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1.  A Novel Mouse Model of In-Stent Restenosis 
Atherosclerosis  2009;209(2):359-366.
Background and aims
In-stent restenosis (ISR) is the major complication that occurs after percutaneous coronary interventions to facilitate coronary revascularization. Herein we described a simple and cost-effective model, which reproduces important features of ISR in the mouse.
Methods and results
Microvascular bare metal stents were successfully implanted in the abdominal aorta of atherosclerotic ApoE-null mice. Patency of implanted stents was interrogated using ultrasound biomicroscopy. Aortas were harvested at different time points after implantation and processed for histopathological analysis. Thrombus formation was histologically detected after 1 day. Leukocyte adherence and infiltration were evident after seven days and decreased thereafter. Neointimal formation, neointimal thickness and luminal stenosis simultaneously increased up to 28 days after stent implantation. Using multichannel fluorescence molecular tomography (FMT) for spatiotemporal resolution of MMP activities, we observed that MMP activity in the stented aorta of Apo-E null mice was 2-fold higher than that of wild-type mice. Finally, we compared neointimal formation in response to stenting in two genetically different mouse strains. In-stent neointimas in FVB/NJ mice were 2-fold thicker than in C57BL/6J mice (p= 0.002).
Conclusion
We have developed a model that can take advantage of the multiple genetic resources available for the mouse to study the mechanisms of in-stent restenosis.
doi:10.1016/j.atherosclerosis.2009.09.071
PMCID: PMC2846184  PMID: 19875114
In-Stent Restenosis; Mouse; Stent; Animal Model
2.  A Novel Neural Substrate for the Transformation of Olfactory Inputs into Motor Output 
PLoS Biology  2010;8(12):e1000567.
Anatomical and physiological experiments in the lamprey reveal the neural circuit involved in transforming olfactory inputs into motor outputs, which was previously unknown in a vertebrate.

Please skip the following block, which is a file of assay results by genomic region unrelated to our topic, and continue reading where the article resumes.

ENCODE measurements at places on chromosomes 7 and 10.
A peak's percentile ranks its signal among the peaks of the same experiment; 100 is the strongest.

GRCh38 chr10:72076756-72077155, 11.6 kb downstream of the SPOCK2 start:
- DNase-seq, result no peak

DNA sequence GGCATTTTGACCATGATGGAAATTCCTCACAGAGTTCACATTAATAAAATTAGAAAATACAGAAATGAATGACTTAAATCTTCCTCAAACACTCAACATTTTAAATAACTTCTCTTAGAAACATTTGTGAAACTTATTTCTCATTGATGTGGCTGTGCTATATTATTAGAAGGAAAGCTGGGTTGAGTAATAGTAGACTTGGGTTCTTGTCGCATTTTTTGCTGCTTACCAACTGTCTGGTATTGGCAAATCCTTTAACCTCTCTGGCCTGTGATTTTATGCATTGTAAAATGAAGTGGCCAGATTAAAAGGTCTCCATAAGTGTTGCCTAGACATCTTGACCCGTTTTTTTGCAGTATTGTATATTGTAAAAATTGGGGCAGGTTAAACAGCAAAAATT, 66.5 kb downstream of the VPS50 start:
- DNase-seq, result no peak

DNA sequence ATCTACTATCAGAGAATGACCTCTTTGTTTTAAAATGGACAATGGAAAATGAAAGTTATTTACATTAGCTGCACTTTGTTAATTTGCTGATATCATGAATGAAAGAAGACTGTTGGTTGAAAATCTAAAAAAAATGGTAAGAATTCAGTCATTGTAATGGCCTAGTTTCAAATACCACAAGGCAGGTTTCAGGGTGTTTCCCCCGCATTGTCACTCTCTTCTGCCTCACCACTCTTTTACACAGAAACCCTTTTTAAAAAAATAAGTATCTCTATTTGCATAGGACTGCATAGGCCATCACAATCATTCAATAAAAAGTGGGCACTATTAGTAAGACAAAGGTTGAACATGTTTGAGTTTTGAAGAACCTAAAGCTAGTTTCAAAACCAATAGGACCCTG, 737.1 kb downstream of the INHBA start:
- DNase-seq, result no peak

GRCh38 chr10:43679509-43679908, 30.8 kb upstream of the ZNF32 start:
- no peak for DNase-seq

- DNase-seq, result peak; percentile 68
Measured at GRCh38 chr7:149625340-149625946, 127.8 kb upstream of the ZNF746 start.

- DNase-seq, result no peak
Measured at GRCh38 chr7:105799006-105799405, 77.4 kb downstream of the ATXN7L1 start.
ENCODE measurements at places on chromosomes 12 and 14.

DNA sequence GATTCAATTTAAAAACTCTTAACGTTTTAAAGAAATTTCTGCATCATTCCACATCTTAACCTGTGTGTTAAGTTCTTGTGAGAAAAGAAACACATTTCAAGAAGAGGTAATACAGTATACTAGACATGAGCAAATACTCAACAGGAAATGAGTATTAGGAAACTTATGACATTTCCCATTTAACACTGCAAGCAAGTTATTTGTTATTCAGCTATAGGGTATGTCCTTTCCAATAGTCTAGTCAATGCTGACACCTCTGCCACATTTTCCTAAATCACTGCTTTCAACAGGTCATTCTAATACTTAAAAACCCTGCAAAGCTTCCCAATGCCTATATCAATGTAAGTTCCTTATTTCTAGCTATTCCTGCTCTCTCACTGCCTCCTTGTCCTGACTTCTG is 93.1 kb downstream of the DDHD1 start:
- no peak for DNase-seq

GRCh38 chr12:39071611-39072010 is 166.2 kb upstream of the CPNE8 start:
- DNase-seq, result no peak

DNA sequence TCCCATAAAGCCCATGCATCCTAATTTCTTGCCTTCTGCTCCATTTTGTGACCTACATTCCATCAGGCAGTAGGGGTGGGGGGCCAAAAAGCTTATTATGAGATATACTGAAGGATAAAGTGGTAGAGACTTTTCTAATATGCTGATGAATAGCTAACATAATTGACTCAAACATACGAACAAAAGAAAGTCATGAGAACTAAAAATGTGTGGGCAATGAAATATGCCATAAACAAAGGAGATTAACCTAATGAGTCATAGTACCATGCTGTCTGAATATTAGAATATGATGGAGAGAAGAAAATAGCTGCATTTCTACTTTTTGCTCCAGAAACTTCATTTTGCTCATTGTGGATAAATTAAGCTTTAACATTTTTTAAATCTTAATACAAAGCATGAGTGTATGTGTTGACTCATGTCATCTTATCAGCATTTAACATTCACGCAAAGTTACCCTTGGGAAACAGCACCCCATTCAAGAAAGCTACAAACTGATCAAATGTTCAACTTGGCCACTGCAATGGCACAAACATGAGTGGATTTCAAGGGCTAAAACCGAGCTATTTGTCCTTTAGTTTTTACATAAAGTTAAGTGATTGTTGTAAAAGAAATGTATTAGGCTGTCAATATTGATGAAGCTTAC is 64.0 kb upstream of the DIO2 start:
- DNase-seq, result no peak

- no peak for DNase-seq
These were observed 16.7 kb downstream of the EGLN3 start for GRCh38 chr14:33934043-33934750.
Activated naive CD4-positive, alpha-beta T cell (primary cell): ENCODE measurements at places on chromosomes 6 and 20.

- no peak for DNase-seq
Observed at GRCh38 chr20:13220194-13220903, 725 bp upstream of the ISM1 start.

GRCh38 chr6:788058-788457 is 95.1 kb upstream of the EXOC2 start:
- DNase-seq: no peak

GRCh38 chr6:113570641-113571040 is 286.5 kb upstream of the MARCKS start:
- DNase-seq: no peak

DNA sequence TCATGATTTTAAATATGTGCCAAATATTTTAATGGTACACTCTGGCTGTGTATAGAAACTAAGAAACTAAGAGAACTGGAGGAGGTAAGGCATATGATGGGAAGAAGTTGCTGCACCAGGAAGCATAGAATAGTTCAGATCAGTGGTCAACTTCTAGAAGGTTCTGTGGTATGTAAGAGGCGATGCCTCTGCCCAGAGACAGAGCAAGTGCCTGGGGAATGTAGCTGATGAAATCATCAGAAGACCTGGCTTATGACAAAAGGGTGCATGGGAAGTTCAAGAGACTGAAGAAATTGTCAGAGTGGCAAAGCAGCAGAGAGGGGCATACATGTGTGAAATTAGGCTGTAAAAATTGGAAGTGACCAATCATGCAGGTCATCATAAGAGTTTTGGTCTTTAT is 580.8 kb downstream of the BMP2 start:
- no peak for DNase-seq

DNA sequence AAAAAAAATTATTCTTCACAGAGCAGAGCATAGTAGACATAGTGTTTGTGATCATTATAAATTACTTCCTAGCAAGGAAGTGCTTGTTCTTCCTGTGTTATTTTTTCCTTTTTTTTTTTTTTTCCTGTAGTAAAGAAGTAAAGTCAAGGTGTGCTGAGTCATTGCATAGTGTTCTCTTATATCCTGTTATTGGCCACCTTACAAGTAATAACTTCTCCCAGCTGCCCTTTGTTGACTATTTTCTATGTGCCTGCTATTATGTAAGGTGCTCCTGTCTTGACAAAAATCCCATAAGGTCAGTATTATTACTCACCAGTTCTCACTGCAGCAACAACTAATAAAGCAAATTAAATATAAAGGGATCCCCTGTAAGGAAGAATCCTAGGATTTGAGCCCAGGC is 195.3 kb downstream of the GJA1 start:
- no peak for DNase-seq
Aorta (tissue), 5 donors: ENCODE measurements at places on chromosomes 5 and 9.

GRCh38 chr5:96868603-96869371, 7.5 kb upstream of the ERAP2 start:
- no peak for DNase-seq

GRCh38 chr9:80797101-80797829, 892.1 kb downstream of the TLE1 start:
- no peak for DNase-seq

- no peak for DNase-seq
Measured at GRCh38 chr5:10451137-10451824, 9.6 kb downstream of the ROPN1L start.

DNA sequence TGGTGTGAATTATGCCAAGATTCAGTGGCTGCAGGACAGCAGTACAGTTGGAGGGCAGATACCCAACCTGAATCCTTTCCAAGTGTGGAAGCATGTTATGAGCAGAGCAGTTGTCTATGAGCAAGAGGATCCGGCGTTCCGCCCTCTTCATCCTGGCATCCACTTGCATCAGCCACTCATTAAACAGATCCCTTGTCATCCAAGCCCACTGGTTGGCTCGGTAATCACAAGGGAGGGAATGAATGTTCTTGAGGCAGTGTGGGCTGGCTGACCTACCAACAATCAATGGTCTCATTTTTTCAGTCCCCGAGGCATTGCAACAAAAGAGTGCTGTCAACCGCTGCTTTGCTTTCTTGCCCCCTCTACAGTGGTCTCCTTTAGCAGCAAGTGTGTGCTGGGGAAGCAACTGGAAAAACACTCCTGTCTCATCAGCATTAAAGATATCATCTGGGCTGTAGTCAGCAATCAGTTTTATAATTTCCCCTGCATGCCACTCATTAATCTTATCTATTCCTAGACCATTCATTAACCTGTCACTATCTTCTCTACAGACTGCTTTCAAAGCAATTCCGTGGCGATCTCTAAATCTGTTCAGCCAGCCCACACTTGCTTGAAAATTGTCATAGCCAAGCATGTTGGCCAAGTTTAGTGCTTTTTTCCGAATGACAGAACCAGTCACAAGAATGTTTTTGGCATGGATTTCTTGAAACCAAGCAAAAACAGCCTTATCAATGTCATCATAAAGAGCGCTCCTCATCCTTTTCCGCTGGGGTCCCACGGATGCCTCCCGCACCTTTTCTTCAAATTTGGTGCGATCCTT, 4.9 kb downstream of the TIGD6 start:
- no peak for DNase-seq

It is widely recognized that animals respond to odors by generating or modulating specific motor behaviors. These reactions are important for daily activities, reproduction, and survival. In the sea lamprey, mating occurs after ovulated females are attracted to spawning sites by male sex pheromones. The ubiquity and reliability of olfactory-motor behavioral responses in vertebrates suggest tight coupling between the olfactory system and brain areas controlling movements. However, the circuitry and the underlying cellular neural mechanisms remain largely unknown. Using lamprey brain preparations, and electrophysiology, calcium imaging, and tract tracing experiments, we describe the neural substrate responsible for transforming an olfactory input into a locomotor output. We found that olfactory stimulation with naturally occurring odors and pheromones induced large excitatory responses in reticulospinal cells, the command neurons for locomotion. We have also identified the anatomy and physiology of this circuit. The olfactory input was relayed in the medial part of the olfactory bulb, in the posterior tuberculum, in the mesencephalic locomotor region, to finally reach reticulospinal cells in the hindbrain. Activation of this olfactory-motor pathway generated rhythmic ventral root discharges and swimming movements. Our study bridges the gap between behavior and cellular neural mechanisms in vertebrates, identifying a specific subsystem within the CNS, dedicated to producing motor responses to olfactory inputs.
Author Summary
Animal behaviors, including locomotion, can be driven by olfactory cues, such as pheromones or food sources. The neural substrate (neuroanatomical connections and physiological signals) that permits the transformation of olfactory inputs into locomotor responses is still unknown in vertebrates. In the present study, we identify such a neural substrate in the lamprey. Here, olfactory signals from the outside world are transmitted to the reticulospinal neurons in the lower brainstem, which provide the descending locomotor command to the spinal cord. We found that this circuit originates in the medial portion of the olfactory bulb and that connections are made in the posterior tuberculum, a ventral diencephalic structure. These inputs are then conveyed to the mesencephalic locomotor region, known to project extensively to brainstem reticulospinal neurons and thereby activate locomotion. Our results illuminate a specific dedicated neural substrate in the brain of lampreys that underlies olfactory-motor responses, which is activated by both food-related or pheromonal olfactory cues. It will be of interest to determine whether such a pathway is preserved in all vertebrates.
doi:10.1371/journal.pbio.1000567
PMCID: PMC3006349  PMID: 21203583

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